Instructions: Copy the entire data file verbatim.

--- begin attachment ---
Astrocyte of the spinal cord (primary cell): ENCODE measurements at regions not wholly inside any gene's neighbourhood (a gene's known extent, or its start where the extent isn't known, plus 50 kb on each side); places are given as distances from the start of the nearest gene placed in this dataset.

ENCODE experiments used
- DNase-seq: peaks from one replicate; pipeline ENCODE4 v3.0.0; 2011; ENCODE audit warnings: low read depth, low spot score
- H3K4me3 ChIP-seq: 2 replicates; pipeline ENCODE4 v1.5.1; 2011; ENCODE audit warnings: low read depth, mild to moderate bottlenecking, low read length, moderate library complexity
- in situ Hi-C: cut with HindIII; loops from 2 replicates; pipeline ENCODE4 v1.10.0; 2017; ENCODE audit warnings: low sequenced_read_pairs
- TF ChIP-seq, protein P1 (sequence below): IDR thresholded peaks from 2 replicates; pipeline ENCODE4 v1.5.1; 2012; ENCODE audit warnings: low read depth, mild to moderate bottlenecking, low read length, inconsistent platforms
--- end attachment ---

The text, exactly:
Astrocyte of the spinal cord (primary cell): ENCODE measurements at regions not wholly inside any gene's neighbourhood (a gene's known extent, or its start where the extent isn't known, plus 50 kb on each side); places are given as distances from the start of the nearest gene placed in this dataset.

ENCODE experiments used
- DNase-seq: peaks from one replicate; pipeline ENCODE4 v3.0.0; 2011; ENCODE audit warnings: low read depth, low spot score
- H3K4me3 ChIP-seq: 2 replicates; pipeline ENCODE4 v1.5.1; 2011; ENCODE audit warnings: low read depth, mild to moderate bottlenecking, low read length, moderate library complexity
- in situ Hi-C: cut with HindIII; loops from 2 replicates; pipeline ENCODE4 v1.10.0; 2017; ENCODE audit warnings: low sequenced_read_pairs
- TF ChIP-seq, protein P1 (sequence below): IDR thresholded peaks from 2 replicates; pipeline ENCODE4 v1.5.1; 2012; ENCODE audit warnings: low read depth, mild to moderate bottlenecking, low read length, inconsistent platforms